So after the tears were spent, I lay in bed and stated a clear intent—to find what I needed to integrate this part of me. I opened a ceremonial circle, I asked Spirit to guide me, and I went on a drumming journey (using an app on my phone).

Not that much came through on the drumming journey—but I was super tired after that, even though it was only just after 8 p.m. So I went to sleep chanting the mantra: I love the part of me that wants to control my emotions and control my circumstances to keep me safe.

I chanted this until I fell asleep.

And when I slept, I had at least three amazing healing dreams that took me on the exact journey I needed to heal and integrate this part of me. (I’ll spare you the details!)

I woke up feeling amazing. Grounded, clear, certain, free, and loving.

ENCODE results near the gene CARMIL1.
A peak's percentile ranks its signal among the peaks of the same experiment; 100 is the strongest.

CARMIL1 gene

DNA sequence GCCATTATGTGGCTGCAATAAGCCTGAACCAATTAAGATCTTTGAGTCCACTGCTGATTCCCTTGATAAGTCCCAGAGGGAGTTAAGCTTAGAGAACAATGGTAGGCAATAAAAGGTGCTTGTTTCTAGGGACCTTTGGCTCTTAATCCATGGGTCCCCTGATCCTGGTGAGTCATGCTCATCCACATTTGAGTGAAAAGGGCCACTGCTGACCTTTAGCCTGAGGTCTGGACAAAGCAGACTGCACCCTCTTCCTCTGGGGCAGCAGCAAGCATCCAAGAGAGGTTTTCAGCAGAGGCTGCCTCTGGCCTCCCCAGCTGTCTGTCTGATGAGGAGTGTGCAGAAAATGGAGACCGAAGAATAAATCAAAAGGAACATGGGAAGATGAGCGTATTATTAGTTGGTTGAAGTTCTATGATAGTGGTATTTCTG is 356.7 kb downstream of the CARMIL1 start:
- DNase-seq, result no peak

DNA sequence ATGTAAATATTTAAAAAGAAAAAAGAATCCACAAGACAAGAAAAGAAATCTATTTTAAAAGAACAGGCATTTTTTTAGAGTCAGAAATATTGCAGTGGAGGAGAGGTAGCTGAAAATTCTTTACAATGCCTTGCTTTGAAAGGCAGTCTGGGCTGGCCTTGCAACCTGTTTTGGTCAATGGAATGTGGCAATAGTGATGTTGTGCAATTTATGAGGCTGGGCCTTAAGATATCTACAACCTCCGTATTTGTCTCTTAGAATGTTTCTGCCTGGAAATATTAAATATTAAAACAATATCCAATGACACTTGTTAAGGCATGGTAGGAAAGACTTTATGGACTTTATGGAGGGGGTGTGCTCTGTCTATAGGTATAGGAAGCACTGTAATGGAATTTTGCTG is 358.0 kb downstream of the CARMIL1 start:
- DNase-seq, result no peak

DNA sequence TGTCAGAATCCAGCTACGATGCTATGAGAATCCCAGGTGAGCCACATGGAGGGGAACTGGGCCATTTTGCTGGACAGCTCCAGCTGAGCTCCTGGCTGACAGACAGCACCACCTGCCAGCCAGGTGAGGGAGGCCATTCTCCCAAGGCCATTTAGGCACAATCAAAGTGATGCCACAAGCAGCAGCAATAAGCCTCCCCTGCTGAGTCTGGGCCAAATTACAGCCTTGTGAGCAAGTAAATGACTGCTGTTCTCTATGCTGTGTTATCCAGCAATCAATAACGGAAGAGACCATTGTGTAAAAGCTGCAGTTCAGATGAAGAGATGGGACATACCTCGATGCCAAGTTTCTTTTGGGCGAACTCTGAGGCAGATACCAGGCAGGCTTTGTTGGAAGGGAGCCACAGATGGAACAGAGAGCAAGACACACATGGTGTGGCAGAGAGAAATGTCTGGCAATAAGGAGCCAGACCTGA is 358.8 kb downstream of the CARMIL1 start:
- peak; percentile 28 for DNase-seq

Not only had I fully felt the emotion that was there all weekend, but I had clarity on how everything had unfolded, and I had begun an integration and healing process to—once and for all—love the controlling aspect of myself.

This is self-love in action. It is recognising when we are hating, disliking, rejecting, or stuffing down an aspect of who we are. It is recognising the reason why that aspect exists within us. And it is acknowledging the gift that this aspect brings to our lives.

That’s how you turn self-hatred into self-love.


Bonus Video on Self-Love from Kara-Leah.





Leave a Thoughtful Comment

Read 0 comments and reply

Top Contributors Latest

Kara-Leah Grant  |  Contribution: 10,120

author: Kara-Leah Grant

Image: Unsplash/Taya Iv

Editor: Yoli Ramazzina